Derby Hospitals Foundation Trust has been chosen as a test site for a six-month project aiming to deliver significant improvements in emergency and urgent care.
The NHS Improvement project is being overseen by Department of Health national clinical director for cancer Sir Mike Richards and involves specialists redesigning pathways, particularly for cancer, diagnostics, heart, lung and stroke services.
It will test a hypothesis that a whole pathway approach to unplanned care will reduce stays. It is hoped unnecessary bed days will see a 25 per cent reduction, with four-fifths of patients seeing a fall in length of stay of 10-50 per cent, depending on the specialty overseeing their care.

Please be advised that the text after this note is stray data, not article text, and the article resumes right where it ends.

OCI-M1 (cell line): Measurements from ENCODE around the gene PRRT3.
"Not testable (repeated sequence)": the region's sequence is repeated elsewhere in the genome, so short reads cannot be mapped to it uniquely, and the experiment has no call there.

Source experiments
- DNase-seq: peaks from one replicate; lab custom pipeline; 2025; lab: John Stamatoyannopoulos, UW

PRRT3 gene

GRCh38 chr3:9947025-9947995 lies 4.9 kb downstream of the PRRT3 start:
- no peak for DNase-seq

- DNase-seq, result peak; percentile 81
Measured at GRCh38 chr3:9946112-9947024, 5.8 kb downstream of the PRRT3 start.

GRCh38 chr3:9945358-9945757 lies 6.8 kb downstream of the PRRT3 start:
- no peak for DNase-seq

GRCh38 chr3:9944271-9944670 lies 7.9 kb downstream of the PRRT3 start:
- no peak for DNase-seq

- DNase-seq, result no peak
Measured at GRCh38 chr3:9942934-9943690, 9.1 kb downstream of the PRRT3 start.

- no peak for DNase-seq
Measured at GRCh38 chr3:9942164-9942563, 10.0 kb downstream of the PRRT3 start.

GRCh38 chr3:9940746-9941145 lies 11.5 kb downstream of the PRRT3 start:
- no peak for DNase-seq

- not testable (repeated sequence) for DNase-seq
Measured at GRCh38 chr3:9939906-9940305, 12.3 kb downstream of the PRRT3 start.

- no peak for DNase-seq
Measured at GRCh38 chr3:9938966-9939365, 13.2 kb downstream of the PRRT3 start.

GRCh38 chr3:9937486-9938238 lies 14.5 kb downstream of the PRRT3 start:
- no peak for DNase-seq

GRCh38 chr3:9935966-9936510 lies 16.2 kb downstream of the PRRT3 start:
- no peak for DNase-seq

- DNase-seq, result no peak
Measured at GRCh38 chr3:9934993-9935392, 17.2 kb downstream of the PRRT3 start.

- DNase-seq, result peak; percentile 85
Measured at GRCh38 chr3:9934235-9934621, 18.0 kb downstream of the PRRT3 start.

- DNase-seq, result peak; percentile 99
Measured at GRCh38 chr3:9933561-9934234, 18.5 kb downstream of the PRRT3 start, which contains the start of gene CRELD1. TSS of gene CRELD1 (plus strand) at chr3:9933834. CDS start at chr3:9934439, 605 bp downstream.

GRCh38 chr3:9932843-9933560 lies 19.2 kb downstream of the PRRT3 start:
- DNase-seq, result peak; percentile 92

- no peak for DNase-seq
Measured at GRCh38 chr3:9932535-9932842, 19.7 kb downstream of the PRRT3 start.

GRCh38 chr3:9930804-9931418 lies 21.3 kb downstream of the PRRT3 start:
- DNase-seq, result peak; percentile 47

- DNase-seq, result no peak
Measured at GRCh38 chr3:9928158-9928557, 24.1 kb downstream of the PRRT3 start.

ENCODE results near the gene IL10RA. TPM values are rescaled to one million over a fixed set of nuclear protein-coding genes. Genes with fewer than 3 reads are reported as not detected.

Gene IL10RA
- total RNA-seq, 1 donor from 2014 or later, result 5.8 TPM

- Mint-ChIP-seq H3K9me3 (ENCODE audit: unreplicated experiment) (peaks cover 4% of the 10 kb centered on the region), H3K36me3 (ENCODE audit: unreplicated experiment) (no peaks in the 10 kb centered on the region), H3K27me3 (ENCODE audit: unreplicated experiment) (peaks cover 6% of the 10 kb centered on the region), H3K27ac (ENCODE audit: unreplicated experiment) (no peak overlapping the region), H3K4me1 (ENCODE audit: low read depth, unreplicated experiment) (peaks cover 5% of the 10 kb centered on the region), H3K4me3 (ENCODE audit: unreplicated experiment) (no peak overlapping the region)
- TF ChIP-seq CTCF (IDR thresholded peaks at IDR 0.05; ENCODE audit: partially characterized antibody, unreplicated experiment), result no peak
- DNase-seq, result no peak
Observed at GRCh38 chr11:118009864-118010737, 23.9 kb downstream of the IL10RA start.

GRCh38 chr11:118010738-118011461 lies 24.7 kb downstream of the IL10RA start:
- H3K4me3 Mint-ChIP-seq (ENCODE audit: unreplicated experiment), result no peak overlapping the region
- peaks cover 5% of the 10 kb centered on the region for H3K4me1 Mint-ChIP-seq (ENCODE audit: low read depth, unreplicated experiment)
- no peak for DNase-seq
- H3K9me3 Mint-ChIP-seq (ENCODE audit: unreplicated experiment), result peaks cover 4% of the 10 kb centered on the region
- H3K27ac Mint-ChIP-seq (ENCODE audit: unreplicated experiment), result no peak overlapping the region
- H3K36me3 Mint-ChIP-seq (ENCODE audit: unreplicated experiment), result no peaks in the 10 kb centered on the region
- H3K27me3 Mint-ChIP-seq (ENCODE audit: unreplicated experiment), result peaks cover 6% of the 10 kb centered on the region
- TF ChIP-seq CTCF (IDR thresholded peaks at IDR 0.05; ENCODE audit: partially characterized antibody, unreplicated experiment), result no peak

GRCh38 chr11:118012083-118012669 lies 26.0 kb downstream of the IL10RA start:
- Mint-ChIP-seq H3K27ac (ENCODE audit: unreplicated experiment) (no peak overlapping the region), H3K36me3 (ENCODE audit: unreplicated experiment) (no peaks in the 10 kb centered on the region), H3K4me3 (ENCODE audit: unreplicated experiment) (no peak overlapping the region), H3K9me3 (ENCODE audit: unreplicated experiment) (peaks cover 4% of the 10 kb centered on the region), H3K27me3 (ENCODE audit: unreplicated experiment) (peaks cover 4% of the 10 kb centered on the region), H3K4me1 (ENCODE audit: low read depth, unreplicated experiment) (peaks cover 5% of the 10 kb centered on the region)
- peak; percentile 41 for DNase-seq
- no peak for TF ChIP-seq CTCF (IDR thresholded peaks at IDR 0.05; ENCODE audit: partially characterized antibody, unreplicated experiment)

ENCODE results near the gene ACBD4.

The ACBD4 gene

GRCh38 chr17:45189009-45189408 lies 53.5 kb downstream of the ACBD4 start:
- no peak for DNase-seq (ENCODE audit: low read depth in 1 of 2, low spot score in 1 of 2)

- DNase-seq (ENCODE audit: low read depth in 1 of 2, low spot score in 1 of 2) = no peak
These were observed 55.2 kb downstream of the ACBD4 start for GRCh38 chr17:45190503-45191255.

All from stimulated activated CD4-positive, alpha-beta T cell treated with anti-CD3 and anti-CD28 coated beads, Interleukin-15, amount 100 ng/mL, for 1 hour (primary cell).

The project will also aim for widespread improvements in patient experience and outcomes.
Heather Lockett, director of communications at NHS Improvement, told HSJ the hypothesis had been successfully tested in elective activity elsewhere but this was the first time it would be tested on unplanned care.
She said: “If we can prove the hypothesis and show it is possible there are huge gains for the NHS and for patients as well. The impact of that kind of improvement across the NHS would be significant.”
The project could prove vital in helping the NHS cope with the rising demand being experienced at accident and emergency departments across the country.
Derby was chosen over 20 other hospitals which bid to host the emergency care partnership which will run until March next year.
The trust’s chief operating officer Helen Scott-South said: “We are looking forward to working with NHS Improvement to improve unplanned care services in Derby.”
Information supplied to HSJ